We finally watched States of Grace (God’s Army II).
SPOILERS. In fact, if you haven’t seen the movie, you won’t understand this review.
A.E. Van Vogt, a pulp writer, tried to have something grab the reader every 800 words. States of Grace is like that. It leaves you reeling.
The movie has realism–one missionary tells another to sing a hymn to get dirty thoughts out of his mind and the other says all that does is give him dirty thoughts in church during the hymns, and the line isn’t for laughs but because that’s what missionaries say. It mixes the realism with with unrealistic symbolism–the missionaries’ apartment is on the beach not because a missionary apartment would be on the beach but because the beach is the World. But somehow the film mostly pulls off the mix and gets down inside you because of it. My wife said she felt like puking at one point and me, I had to get up and walk around and take a few deep breaths. I don’t know how a non-Mormon would have reacted. The effects are almost too fine-tuned. But I am not a non-Mormon.
SPOILERS, final warning.
The end of the movie doesn’t work. Its partly because the symbolism gets too unrealistic–its just too jarring when all the personae collectively kneel and worship in front of a living nativity put on by some Lutherans. But its mostly because the film tries too hard at the end to come up with a sweet ending and ends up betraying its own message. At the end the Elder who slept with the neighbor girl should have got into the mission van and been driven away.
The ending of the movie is this way. Elder Lozano wakes up one night to find his companion Elder Farrell missing. He intuits that Elder Farrell is sleeping with Holly, the girl next door–Elder Farrell has been ministering to this girl and they have grown close emotionally, though nothing obviously wrong has happened between them before. He bangs on her door but there is no response. The next morning, Elder Farrell is hunched over his cereal, miserable. He has slept with Holly and feels like a failure. The mission president is called, Elder Farrell is to be sent home. Holly is sorry she’s got him in trouble. Elder Farrell recalls that his father told him it would be better to die than to return without honor. He tries to kill himself. In the hospital, Holly comes and talks to him about forgiveness. Back at the apartment, he and Holly meet and promise to call each other. Elder Farrell’s mother comes to get him. They go down to the mission van to go to the airport. The other missionaries, the Mission President, and the other important personae are there to see him off. Holly is on her balcony and runs down to him. He sees a living nativity and wanders over to it. Holly joins him (followed by the others); repellently, when Holly joins him what we see is her perky breast entering the frame and squashing up against his arm before the camera pans out to show the rest of them. They pass the infant Jesus around and then in what is meant to be a potent symbol they all fall to their knees together as Elder Ferrell sobs and holds the infant Jesus. The end.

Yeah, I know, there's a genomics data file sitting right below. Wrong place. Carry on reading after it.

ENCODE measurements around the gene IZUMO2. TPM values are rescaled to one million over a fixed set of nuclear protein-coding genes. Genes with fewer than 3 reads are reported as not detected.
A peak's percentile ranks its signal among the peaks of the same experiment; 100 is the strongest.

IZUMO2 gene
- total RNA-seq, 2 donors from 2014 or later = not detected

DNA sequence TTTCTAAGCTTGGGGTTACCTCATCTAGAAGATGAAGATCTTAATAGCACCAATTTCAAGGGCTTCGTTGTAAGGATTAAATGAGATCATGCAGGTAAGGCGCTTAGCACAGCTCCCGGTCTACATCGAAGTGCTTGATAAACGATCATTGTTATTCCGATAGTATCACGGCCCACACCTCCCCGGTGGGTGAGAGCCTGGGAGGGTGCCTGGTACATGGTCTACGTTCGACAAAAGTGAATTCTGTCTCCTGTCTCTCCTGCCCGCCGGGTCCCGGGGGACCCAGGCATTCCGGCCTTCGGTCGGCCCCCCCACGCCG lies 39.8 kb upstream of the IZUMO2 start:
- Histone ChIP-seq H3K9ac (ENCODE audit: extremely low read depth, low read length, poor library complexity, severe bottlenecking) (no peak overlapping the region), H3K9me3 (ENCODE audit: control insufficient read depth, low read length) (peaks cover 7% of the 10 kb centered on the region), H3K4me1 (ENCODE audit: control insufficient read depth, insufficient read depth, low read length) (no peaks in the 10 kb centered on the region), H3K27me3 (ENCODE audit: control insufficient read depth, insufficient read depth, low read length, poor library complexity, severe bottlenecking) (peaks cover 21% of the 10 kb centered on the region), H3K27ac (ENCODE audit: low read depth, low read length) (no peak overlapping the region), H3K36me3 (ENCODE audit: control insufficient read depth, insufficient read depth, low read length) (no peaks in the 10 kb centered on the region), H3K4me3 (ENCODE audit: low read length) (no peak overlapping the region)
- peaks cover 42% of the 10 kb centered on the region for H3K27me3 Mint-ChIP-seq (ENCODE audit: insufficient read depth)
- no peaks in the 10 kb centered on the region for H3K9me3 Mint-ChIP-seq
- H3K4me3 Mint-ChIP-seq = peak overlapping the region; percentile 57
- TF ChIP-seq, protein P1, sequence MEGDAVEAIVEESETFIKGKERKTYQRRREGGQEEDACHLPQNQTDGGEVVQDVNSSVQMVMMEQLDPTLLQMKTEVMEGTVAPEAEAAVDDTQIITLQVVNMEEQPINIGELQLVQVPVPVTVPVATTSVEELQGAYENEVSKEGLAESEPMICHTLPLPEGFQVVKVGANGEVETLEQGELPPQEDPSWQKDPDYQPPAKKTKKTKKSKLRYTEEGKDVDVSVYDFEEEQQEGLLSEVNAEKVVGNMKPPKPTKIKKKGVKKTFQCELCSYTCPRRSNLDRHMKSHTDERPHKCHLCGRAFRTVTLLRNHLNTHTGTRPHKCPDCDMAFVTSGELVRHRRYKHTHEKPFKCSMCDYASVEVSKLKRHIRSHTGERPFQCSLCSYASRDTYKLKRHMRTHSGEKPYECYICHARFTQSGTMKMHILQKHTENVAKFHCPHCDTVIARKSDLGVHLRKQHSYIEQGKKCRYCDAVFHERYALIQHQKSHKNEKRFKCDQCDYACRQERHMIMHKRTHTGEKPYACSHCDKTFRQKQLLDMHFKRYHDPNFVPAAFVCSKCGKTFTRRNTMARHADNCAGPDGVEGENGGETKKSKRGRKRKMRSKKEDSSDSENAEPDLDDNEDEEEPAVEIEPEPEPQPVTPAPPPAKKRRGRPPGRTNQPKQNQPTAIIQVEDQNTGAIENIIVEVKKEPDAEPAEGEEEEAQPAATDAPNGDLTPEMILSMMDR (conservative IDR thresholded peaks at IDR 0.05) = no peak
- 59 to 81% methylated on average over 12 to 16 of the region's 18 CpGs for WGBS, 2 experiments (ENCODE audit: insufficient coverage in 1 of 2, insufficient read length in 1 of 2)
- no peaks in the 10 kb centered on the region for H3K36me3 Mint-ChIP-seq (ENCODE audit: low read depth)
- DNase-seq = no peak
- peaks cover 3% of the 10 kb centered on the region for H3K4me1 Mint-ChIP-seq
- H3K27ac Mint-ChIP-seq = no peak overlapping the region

There is a way of portraying conversion and repentance and redemption and keeping the commandments that I’d call ‘happy-face grace.’ You accept Jesus, everything is OK. Happy-face grace can be done right but usually it isn’t. Usually its just schmaltzy. States of Grace, for the bulk of the film, rejects happy-face grace. Elder Lozano has an inspirational story. He was in a gang until he embraced the gospel and turned his life around. But his life went on after that and, as he admits, he’s not been a real good missionary. He gets his chance at redemption but his redemption ends up causing Elder Farrell’s fall, in a way. Holly has repented of her foray into porn but her parents still won’t talk to her. Confessing to Elder Farrell gives her peace but it leads to his fall too. Carl embraces the gospel and turns his gangster life around but he can’t keep his resolve to bury his weapons and a man is killed because of it. He can’t undo his past influence on his younger brother, which leads to the boy’s death. The iconic image of the film is a circle of brethren confirming Carl at the exact same time that a circle of brothas crowd around the body of his brother, whom they have just killed. The truth of the film is that grace is real, not a fairytale.